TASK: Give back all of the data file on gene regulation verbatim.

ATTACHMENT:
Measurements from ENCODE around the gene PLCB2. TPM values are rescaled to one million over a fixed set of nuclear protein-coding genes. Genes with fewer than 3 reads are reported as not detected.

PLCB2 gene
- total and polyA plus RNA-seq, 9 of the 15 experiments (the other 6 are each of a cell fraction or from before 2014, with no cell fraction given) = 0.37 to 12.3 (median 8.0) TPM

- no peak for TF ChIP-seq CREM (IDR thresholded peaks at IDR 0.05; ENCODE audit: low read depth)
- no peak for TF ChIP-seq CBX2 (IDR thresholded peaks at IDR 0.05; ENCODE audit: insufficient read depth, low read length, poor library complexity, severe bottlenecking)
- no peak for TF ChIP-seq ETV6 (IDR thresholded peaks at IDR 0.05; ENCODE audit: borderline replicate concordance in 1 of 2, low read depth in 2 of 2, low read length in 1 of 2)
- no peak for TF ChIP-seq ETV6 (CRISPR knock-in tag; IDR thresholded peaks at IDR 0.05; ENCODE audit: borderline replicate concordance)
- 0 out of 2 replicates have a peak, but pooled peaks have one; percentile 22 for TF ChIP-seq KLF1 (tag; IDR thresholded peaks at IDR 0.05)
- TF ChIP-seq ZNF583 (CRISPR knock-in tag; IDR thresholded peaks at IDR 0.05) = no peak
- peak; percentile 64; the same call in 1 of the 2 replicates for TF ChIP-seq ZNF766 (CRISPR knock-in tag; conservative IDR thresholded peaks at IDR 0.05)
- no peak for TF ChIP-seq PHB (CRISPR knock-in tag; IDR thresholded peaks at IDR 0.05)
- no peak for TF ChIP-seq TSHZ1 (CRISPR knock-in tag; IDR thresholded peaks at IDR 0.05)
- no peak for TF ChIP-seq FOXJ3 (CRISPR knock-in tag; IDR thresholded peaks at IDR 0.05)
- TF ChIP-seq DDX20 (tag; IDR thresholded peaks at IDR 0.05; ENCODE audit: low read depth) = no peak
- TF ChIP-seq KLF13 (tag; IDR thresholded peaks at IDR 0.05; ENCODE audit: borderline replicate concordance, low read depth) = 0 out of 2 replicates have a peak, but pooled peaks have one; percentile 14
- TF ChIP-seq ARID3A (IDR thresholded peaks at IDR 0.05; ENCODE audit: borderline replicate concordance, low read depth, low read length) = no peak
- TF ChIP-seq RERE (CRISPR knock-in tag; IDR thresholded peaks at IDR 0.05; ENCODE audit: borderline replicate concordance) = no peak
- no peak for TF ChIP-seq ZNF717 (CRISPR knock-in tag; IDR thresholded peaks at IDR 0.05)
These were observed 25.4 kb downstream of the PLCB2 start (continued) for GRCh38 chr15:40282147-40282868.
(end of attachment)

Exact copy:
Measurements from ENCODE around the gene PLCB2. TPM values are rescaled to one million over a fixed set of nuclear protein-coding genes. Genes with fewer than 3 reads are reported as not detected.

PLCB2 gene
- total and polyA plus RNA-seq, 9 of the 15 experiments (the other 6 are each of a cell fraction or from before 2014, with no cell fraction given) = 0.37 to 12.3 (median 8.0) TPM

- no peak for TF ChIP-seq CREM (IDR thresholded peaks at IDR 0.05; ENCODE audit: low read depth)
- no peak for TF ChIP-seq CBX2 (IDR thresholded peaks at IDR 0.05; ENCODE audit: insufficient read depth, low read length, poor library complexity, severe bottlenecking)
- no peak for TF ChIP-seq ETV6 (IDR thresholded peaks at IDR 0.05; ENCODE audit: borderline replicate concordance in 1 of 2, low read depth in 2 of 2, low read length in 1 of 2)
- no peak for TF ChIP-seq ETV6 (CRISPR knock-in tag; IDR thresholded peaks at IDR 0.05; ENCODE audit: borderline replicate concordance)
- 0 out of 2 replicates have a peak, but pooled peaks have one; percentile 22 for TF ChIP-seq KLF1 (tag; IDR thresholded peaks at IDR 0.05)
- TF ChIP-seq ZNF583 (CRISPR knock-in tag; IDR thresholded peaks at IDR 0.05) = no peak
- peak; percentile 64; the same call in 1 of the 2 replicates for TF ChIP-seq ZNF766 (CRISPR knock-in tag; conservative IDR thresholded peaks at IDR 0.05)
- no peak for TF ChIP-seq PHB (CRISPR knock-in tag; IDR thresholded peaks at IDR 0.05)
- no peak for TF ChIP-seq TSHZ1 (CRISPR knock-in tag; IDR thresholded peaks at IDR 0.05)
- no peak for TF ChIP-seq FOXJ3 (CRISPR knock-in tag; IDR thresholded peaks at IDR 0.05)
- TF ChIP-seq DDX20 (tag; IDR thresholded peaks at IDR 0.05; ENCODE audit: low read depth) = no peak
- TF ChIP-seq KLF13 (tag; IDR thresholded peaks at IDR 0.05; ENCODE audit: borderline replicate concordance, low read depth) = 0 out of 2 replicates have a peak, but pooled peaks have one; percentile 14
- TF ChIP-seq ARID3A (IDR thresholded peaks at IDR 0.05; ENCODE audit: borderline replicate concordance, low read depth, low read length) = no peak
- TF ChIP-seq RERE (CRISPR knock-in tag; IDR thresholded peaks at IDR 0.05; ENCODE audit: borderline replicate concordance) = no peak
- no peak for TF ChIP-seq ZNF717 (CRISPR knock-in tag; IDR thresholded peaks at IDR 0.05)
These were observed 25.4 kb downstream of the PLCB2 start (continued) for GRCh38 chr15:40282147-40282868.